The couple went on to have an impressive nine children and enjoyed a carefree, charmed existence in their amazing home. Unfortunately tragedy stuck on a holiday to Egypt in 1874 when Margaret contracted dysentery on a train journey to Cairo. She died a mere 16 days later, having never reached her holiday destination.

Margaret’s body was returned to the castle in Connemara and entombed in a specially built mausoleum, which still stands in the castle grounds. An impressive Neo–Gothic Church described as “a cathedral in miniature” was built on the state by Henry as a heartfelt, lasting memorial to his beloved wife.

Kylemore Abbey is currently home to a community of Benedictine nuns who arrived after the destruction of their own Abbey in Ypres, Belgium, which was destroyed in WW1. The Benedictine Community opened a boarding school for girls and began restoration work on the Abbey, Neo-Gothic Church and stunning formal gardens, which have been beautifully restored and are currently open to visitors.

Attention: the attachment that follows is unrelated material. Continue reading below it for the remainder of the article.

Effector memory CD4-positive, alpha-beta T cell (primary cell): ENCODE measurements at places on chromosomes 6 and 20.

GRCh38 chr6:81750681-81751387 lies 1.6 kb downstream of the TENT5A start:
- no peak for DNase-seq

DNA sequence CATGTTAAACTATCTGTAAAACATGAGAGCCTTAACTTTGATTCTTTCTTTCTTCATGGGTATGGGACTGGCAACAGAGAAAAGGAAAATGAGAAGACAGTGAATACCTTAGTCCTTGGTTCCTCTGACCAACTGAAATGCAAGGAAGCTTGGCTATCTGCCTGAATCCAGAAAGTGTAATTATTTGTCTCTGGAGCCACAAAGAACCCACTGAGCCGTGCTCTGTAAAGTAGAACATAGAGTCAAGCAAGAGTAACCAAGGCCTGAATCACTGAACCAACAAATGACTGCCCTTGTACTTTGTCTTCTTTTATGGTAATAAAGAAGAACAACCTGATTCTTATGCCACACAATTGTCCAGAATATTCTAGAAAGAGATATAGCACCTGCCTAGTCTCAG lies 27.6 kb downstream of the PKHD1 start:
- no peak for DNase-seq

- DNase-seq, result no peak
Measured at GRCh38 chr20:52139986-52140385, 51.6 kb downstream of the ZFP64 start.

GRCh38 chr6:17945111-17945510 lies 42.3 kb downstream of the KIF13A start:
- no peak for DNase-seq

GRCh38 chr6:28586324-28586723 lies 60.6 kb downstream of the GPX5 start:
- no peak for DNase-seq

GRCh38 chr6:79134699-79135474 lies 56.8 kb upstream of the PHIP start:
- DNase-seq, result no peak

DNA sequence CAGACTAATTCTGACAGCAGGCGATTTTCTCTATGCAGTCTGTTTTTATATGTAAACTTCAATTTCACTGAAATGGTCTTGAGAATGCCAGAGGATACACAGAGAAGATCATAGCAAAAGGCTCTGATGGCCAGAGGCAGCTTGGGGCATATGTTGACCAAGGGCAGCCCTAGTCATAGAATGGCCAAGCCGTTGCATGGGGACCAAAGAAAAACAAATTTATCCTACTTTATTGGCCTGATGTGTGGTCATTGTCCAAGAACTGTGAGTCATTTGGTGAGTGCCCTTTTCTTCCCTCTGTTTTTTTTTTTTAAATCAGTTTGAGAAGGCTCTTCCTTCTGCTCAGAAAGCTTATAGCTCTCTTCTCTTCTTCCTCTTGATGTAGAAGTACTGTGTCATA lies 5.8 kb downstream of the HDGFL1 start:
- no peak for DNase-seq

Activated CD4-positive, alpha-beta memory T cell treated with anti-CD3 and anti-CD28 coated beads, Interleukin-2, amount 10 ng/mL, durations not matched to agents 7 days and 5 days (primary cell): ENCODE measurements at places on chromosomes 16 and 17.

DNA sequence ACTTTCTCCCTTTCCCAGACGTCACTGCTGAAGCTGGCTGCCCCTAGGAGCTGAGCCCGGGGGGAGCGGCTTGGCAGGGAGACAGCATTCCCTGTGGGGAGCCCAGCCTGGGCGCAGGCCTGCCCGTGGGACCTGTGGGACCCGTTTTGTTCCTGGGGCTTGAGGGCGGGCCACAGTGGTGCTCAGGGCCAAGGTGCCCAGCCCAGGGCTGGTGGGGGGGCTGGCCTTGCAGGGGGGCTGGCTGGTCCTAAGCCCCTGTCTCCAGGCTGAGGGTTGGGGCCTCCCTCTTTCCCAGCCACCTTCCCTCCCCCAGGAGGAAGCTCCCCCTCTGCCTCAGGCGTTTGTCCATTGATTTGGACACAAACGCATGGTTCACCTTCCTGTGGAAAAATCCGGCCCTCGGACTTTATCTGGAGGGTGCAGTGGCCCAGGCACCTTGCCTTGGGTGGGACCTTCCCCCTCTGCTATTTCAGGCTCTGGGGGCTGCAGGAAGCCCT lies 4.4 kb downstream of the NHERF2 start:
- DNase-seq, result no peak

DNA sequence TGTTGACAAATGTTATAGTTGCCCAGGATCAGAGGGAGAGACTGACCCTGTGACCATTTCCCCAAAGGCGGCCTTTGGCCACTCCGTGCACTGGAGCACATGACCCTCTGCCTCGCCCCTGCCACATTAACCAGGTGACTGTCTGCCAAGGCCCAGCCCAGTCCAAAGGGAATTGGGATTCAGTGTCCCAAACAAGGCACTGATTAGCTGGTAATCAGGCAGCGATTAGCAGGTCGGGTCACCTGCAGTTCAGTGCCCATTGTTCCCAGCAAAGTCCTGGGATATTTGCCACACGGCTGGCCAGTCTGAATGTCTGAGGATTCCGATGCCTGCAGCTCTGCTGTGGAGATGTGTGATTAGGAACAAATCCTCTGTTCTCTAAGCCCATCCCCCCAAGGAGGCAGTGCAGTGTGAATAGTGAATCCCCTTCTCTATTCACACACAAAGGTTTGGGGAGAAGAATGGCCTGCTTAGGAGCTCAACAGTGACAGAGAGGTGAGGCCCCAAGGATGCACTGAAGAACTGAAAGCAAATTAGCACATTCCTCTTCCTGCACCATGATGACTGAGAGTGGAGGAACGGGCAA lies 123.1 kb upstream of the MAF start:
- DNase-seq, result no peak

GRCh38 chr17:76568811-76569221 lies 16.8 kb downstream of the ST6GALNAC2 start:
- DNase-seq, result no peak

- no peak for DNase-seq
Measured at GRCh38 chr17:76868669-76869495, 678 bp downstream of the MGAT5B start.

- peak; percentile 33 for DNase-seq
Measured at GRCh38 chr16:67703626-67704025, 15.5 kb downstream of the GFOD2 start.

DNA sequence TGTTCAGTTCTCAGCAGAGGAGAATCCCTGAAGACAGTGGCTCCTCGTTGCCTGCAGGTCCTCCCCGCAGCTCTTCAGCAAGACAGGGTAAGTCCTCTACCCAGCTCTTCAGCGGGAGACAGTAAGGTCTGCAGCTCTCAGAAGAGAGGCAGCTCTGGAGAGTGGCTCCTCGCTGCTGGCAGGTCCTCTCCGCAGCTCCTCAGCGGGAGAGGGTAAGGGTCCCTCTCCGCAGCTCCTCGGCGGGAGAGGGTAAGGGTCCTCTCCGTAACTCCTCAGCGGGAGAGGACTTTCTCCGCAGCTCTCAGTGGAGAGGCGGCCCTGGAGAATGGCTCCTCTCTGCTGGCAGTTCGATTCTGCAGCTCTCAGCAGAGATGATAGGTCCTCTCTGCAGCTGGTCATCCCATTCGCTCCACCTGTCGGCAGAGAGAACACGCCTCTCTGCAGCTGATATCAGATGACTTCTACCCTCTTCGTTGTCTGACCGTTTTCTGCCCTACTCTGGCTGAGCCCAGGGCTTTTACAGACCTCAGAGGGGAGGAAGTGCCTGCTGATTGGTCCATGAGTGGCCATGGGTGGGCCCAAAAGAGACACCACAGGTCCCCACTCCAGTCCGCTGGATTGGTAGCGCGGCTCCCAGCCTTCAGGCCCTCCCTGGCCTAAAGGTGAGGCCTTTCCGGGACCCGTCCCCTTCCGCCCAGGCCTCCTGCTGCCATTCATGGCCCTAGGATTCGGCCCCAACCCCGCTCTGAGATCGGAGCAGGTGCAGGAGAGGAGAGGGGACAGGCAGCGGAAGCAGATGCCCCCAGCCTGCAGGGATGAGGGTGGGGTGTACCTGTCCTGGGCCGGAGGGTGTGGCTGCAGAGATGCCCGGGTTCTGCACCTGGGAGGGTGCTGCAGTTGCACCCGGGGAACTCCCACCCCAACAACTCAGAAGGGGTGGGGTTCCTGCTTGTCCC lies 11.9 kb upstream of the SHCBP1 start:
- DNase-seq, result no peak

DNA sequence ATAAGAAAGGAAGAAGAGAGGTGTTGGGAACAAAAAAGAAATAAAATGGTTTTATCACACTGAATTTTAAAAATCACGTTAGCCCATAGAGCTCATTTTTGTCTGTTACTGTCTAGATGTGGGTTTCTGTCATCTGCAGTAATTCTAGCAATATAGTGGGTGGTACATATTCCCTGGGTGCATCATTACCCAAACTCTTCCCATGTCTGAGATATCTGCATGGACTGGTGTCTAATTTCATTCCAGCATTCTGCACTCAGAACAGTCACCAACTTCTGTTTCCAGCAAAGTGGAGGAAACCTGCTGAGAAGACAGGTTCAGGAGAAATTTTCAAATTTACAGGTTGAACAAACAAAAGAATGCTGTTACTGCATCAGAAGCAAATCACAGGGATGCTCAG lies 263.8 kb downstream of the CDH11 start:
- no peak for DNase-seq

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Afternoon Tea at the Plantation∼ Jamaica

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Elizabeth is buried under the large stone on the top left hand corner of this room!

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If your ideal holiday is an endless daze of sun drenched, rum soaked days full of wall to wall reggae, then Jamaica will not disappoint; but perhaps you are interested finding out a little about the history of the island? There is nowhere more enjoyable than a trip up the mountains to Good Hope, an original plantation house which has a strange, sad history and is surrounded by amazing scenery!

The first owners of the plantation was Colonel Thomas Williams in 1744 who was granted the right to the land. He built a small house there but in preparation for his marriage to his young English bride Elizabeth, he had the “Grand House” built in 1745. Elizabeth adored her home and relished her new life in Jamaica, but unfortunately it was short lived as she died a terrible death from yellow fever at the age of 24, seven years after arriving in Jamaica. She was buried under the stone floor of the entrance room to the house. Her grave is marked with a simple stone.